Exhibit 99.1

Therapies in Clinical Development to Reverse the Progression of Neurodegeneration in Parkinson’s Disease 1Q 2021 I NVESTOR PRESENTATION IKT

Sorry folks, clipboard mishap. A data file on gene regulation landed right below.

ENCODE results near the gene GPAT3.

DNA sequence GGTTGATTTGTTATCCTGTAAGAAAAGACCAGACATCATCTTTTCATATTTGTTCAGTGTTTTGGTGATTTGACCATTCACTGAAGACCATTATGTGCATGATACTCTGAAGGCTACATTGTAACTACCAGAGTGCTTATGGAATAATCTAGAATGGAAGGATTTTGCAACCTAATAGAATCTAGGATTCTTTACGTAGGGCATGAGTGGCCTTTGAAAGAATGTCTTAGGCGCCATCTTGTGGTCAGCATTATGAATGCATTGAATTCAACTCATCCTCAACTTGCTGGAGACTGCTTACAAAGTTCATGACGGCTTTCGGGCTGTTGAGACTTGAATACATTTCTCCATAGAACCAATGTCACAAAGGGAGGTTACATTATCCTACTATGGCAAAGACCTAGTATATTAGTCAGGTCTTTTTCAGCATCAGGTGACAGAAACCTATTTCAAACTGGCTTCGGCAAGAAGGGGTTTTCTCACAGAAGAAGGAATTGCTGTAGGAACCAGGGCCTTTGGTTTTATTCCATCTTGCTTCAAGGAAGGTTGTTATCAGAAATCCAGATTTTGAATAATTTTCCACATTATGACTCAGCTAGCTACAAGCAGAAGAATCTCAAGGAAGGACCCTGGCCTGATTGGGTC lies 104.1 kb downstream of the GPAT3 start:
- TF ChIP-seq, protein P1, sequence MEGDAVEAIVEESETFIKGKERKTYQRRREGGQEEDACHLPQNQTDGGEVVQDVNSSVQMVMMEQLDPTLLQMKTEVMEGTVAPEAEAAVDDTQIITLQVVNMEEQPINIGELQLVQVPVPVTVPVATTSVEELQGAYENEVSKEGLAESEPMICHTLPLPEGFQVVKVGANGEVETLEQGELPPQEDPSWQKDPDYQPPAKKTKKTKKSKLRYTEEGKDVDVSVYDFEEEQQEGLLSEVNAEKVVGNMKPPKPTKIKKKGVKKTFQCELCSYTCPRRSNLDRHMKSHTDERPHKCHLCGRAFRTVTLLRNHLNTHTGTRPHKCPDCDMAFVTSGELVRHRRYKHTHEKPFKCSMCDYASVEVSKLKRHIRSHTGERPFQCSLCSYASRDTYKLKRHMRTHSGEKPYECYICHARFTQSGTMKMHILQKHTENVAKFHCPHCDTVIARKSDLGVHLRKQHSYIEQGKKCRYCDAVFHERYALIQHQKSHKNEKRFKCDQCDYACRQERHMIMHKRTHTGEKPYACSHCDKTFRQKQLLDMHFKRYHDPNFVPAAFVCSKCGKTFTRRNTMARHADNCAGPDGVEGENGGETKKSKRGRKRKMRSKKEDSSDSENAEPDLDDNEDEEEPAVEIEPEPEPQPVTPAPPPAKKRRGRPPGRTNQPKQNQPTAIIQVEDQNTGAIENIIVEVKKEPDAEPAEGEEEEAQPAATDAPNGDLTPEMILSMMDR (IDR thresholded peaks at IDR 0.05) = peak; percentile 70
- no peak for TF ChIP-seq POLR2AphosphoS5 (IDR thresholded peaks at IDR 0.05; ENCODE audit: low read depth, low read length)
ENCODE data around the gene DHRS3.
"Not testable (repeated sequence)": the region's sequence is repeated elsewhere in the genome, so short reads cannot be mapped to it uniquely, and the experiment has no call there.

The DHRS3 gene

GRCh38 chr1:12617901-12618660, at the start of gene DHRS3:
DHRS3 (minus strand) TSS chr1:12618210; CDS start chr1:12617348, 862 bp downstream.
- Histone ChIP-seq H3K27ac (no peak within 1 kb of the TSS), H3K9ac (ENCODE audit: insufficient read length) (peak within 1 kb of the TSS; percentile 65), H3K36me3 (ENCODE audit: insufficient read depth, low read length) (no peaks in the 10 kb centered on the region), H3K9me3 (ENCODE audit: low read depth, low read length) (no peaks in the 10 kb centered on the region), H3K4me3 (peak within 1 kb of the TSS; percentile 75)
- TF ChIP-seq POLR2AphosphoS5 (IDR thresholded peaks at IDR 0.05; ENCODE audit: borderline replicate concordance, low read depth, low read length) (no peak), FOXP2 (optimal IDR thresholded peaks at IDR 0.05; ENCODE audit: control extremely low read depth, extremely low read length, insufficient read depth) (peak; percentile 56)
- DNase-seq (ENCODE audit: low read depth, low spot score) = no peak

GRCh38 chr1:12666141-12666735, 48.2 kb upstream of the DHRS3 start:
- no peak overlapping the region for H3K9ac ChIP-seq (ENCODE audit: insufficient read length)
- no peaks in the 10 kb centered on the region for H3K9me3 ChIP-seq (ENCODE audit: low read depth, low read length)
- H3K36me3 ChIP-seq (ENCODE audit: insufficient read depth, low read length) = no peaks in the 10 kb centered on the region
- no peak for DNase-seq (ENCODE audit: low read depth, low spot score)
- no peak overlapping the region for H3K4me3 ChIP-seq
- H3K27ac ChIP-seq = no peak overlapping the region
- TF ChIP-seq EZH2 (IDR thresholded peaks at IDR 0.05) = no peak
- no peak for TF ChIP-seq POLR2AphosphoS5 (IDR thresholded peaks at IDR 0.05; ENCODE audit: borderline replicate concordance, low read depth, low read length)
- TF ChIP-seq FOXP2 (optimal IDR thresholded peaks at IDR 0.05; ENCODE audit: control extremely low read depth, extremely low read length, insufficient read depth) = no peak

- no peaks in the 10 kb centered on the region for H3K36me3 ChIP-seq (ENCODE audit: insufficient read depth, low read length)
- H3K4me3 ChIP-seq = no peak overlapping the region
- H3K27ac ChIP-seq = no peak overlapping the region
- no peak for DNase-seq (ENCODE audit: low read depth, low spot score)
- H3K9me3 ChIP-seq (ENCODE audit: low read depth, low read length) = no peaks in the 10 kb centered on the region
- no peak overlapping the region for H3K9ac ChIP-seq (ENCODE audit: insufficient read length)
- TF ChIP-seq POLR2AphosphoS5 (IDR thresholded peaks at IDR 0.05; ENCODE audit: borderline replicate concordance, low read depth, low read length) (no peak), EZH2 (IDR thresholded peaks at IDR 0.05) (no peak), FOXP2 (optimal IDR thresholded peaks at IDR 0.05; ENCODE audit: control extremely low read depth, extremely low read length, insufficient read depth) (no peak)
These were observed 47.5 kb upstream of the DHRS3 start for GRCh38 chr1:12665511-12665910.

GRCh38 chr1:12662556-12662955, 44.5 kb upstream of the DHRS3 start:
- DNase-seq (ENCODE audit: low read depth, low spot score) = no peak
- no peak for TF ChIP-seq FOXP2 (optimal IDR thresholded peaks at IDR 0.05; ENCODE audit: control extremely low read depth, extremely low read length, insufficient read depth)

2 2 This presentation shall not constitute an offer to sell or a solicitation of an offer to buy any securities, nor shall there be any sale of such securities in any state or jurisdiction in which such offer, solicitation, or sale would be unlawful prior to registration or qualification under the securities laws of any such state or jurisdiction . This presentation contains information that may constitute “forward - looking statements” within the meaning of Section 27 A of the Securities Act, and Section 21 E of the Securities Exchange Act of 1934 , as amended . Inhibikase Therapeutics, Inc . (the “Company” or “we”) intends for the forward - looking statements to be covered by the safe harbor provisions for forward - looking statements in those sections . Generally, we have identified such forward - looking statements by using the words “believe,” “expect,” “intend,” “estimate,” “anticipate,” “project,” “target,” “forecast,” “aim,” "should," “will,” "may”, “continue” and similar expressions . Such statements are subject to a number of assumptions, risks and uncertainties which may cause actual results, performance or achievements to be materially different from those anticipated in these forward - looking statements . You should read statements that contain these words carefully because they discuss future expectations and plans which contain projections of future clinical studies, regulatory approvals, product candidate development, results of operations or financial condition or state other forward - looking information . However, the absence of these words or similar expressions does not mean that a statement is not forward - looking . Forward - looking statements are not historical facts, but instead represent only the Company’s beliefs regarding future events, many of which, by their nature, are inherently uncertain and outside of the Company’s control . It is possible that the Company’s actual results and financial condition may differ, possibly materially, from the anticipated results and financial condition indicated in these forward - looking statements . Management believes that these forward - looking statements are reasonable as of the time made . However, caution should be taken not to place undue reliance on any such forward - looking statements because such statements speak only as of the date when made . The Company undertakes no obligation to publicly update or revise any forward - looking statements, whether as a result of new information, future events or otherwise, except as required by law . In addition, forward - looking statements are subject to certain risks and uncertainties that could cause actual results to differ materially from the Company's historical experience and our present expectations or projections . Important factors that could cause actual results to differ materially from those in the forward - looking statements are set forth in the Company’s filings with the Securities and Exchange Commission, including its registration statement on Form S - 1 , as amended (File No . 333 - 240036 ), including under the caption "Risk Factors . We do not intend our use or display of other entities’ names, trade names, trademarks or service marks to imply a relationship with, or endorsement or sponsorship of us by, any other entity . Disclaimer